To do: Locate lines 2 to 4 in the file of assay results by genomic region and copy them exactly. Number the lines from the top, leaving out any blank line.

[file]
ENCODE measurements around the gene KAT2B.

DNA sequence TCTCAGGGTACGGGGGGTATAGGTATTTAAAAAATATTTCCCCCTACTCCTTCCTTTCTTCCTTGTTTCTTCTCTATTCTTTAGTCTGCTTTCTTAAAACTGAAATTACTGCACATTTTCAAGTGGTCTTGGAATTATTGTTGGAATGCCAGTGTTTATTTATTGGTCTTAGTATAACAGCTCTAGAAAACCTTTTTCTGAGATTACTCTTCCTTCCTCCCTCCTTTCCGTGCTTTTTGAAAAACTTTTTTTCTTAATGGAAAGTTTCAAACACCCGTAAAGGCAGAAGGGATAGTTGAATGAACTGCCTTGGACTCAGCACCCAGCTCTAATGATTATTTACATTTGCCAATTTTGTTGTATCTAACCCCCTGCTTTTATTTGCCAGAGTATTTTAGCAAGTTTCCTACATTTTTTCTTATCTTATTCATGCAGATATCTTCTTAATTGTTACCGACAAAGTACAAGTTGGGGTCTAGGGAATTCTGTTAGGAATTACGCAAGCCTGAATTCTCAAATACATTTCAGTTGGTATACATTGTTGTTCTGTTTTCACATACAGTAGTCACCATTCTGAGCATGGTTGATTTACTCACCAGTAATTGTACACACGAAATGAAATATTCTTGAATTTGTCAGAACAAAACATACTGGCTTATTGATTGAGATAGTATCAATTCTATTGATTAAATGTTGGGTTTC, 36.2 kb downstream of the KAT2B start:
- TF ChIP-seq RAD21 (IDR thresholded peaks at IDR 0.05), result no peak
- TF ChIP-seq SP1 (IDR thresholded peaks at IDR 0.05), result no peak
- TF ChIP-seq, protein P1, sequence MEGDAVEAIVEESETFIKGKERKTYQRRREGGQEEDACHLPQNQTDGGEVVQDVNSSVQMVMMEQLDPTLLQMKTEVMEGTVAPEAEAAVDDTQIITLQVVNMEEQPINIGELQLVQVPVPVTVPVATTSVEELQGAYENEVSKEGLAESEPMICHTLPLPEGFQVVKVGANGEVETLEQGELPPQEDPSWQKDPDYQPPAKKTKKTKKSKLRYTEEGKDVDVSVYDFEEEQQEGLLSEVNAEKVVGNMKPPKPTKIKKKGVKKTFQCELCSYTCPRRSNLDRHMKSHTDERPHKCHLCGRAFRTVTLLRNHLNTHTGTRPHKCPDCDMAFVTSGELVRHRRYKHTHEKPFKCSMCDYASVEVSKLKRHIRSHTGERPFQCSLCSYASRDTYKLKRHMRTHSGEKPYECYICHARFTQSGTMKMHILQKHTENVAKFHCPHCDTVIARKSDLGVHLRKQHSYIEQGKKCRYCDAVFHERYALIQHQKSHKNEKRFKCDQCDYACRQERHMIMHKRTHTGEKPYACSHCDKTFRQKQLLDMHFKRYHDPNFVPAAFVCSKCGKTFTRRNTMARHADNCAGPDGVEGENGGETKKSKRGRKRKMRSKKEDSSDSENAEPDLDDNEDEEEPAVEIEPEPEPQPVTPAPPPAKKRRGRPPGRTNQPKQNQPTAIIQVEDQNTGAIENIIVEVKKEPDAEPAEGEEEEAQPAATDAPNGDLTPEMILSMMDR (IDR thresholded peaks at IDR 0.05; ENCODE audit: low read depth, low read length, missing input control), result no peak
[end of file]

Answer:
DNA sequence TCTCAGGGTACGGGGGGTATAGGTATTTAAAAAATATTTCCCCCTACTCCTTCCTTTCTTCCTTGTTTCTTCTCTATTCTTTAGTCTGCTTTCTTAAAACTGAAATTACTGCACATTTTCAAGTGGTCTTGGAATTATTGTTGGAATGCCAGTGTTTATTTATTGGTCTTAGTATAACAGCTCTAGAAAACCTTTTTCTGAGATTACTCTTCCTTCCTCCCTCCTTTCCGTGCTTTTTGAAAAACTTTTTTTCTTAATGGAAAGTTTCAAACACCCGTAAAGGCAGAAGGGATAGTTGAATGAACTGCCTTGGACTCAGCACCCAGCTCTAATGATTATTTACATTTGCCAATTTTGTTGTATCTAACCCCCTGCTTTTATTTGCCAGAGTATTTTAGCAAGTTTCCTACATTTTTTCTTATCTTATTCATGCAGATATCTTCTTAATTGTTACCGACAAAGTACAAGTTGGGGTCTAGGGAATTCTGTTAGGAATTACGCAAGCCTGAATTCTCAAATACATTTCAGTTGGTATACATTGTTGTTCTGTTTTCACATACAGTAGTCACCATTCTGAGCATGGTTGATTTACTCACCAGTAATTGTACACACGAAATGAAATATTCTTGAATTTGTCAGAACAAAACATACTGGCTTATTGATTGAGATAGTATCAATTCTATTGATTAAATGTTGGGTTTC, 36.2 kb downstream of the KAT2B start:
- TF ChIP-seq RAD21 (IDR thresholded peaks at IDR 0.05), result no peak
- TF ChIP-seq SP1 (IDR thresholded peaks at IDR 0.05), result no peak